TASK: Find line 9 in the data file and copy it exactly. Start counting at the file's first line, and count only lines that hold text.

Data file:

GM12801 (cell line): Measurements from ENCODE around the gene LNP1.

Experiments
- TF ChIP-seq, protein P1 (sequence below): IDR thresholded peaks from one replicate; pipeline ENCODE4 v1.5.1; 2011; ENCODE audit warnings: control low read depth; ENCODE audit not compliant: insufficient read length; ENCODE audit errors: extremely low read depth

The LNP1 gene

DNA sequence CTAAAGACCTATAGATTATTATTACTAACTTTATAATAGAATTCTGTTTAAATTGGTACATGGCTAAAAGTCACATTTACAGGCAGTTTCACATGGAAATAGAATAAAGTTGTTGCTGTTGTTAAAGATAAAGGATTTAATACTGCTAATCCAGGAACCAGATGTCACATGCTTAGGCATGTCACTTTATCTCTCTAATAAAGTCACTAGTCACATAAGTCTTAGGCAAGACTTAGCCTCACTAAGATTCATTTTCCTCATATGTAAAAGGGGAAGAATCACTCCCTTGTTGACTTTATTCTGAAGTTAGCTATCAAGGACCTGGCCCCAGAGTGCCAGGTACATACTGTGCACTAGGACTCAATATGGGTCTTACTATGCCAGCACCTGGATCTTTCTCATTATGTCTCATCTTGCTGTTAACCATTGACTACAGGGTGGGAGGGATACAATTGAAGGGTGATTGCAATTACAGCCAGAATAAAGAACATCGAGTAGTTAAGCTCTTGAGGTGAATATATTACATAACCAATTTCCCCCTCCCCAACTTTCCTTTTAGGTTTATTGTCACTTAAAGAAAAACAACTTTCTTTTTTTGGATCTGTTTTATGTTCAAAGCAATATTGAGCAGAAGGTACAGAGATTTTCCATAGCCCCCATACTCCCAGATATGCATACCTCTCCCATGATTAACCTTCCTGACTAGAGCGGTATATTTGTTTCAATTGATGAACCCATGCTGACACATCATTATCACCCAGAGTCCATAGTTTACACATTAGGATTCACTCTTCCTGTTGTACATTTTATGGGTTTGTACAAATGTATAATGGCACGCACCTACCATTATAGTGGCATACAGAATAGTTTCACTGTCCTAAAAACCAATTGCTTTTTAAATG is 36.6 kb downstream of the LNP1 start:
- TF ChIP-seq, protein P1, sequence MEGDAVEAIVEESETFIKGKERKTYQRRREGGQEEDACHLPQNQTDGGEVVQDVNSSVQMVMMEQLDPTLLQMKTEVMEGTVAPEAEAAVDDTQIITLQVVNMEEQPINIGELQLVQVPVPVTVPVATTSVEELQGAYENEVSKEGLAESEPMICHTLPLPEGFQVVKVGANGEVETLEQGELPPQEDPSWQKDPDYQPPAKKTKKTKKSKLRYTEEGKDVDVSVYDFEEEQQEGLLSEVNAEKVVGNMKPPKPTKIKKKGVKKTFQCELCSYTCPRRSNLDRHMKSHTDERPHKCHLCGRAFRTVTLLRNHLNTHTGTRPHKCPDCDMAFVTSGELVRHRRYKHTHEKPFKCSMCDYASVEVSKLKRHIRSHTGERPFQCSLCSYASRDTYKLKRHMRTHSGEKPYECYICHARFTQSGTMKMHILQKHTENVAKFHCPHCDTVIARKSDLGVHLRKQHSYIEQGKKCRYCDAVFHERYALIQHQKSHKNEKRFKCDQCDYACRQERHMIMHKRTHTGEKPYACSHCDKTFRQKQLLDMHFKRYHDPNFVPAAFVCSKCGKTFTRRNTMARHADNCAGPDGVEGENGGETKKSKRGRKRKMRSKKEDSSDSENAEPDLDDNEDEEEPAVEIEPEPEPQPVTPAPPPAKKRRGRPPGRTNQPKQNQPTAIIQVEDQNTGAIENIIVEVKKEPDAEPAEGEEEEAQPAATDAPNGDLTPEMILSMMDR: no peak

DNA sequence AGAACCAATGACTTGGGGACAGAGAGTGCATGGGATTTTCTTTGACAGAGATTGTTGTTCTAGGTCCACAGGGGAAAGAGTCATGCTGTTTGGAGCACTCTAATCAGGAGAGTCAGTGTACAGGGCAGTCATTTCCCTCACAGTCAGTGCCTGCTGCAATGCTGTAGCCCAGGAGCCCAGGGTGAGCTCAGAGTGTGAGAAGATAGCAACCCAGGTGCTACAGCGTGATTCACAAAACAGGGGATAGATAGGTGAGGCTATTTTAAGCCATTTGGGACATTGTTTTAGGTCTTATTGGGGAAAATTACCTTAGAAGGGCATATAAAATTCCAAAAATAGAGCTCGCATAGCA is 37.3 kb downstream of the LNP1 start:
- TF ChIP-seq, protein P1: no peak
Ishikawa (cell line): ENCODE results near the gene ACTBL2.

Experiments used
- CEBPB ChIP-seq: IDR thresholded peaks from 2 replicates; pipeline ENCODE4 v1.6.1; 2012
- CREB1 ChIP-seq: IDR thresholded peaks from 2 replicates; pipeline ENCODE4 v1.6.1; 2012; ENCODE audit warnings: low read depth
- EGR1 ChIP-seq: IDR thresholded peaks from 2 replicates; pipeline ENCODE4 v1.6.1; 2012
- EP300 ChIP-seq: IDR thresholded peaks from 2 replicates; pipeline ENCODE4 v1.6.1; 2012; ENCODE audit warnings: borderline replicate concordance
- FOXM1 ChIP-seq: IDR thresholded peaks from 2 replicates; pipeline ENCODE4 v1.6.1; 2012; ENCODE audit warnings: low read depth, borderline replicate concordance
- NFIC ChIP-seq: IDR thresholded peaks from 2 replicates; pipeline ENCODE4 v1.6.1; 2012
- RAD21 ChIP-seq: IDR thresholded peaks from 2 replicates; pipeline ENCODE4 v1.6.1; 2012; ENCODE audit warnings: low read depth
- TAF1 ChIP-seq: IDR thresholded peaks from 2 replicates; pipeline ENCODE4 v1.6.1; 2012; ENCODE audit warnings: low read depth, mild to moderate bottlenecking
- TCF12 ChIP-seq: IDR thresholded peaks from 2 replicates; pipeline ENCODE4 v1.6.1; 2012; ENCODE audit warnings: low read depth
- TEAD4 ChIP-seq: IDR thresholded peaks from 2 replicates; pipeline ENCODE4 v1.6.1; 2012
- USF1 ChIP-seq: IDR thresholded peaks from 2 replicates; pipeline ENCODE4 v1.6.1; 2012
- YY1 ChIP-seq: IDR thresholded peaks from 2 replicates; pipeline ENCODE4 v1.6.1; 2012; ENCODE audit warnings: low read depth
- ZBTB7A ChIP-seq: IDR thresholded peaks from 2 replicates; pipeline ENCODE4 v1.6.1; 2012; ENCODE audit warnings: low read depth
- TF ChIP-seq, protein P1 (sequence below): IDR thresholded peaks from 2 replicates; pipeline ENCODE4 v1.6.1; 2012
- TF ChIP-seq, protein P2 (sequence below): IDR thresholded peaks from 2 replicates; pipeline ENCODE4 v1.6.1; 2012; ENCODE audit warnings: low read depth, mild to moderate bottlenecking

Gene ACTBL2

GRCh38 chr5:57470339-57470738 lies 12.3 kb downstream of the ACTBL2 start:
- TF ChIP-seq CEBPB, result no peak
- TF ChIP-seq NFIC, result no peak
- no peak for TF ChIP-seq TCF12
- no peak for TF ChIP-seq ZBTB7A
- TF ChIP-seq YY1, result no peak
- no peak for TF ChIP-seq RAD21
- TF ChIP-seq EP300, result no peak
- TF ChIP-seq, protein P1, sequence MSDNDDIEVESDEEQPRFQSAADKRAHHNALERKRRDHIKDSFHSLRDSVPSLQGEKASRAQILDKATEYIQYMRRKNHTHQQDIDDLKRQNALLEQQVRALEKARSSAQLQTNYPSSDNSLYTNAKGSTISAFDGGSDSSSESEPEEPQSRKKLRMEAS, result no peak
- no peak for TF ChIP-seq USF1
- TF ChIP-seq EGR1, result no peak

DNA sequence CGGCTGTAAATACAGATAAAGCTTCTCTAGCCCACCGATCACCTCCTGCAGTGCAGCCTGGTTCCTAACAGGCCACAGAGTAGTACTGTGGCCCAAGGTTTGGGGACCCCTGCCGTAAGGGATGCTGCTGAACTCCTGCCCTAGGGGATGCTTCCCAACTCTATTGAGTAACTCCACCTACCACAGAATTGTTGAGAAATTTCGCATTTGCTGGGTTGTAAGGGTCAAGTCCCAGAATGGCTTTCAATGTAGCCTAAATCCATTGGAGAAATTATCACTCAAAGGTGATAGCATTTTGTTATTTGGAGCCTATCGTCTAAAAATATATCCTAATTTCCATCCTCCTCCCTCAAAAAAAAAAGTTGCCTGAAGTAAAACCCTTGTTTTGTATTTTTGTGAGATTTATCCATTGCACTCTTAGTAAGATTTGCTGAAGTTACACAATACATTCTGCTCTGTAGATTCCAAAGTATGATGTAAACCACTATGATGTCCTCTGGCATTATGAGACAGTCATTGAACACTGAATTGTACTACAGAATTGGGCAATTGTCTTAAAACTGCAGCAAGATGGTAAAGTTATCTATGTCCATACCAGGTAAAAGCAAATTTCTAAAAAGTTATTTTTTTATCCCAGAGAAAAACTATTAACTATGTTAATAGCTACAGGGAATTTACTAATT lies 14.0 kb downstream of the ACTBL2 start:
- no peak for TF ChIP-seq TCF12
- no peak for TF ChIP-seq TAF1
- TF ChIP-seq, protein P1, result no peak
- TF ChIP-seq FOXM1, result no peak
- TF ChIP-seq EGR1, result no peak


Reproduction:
Ishikawa (cell line): ENCODE results near the gene ACTBL2.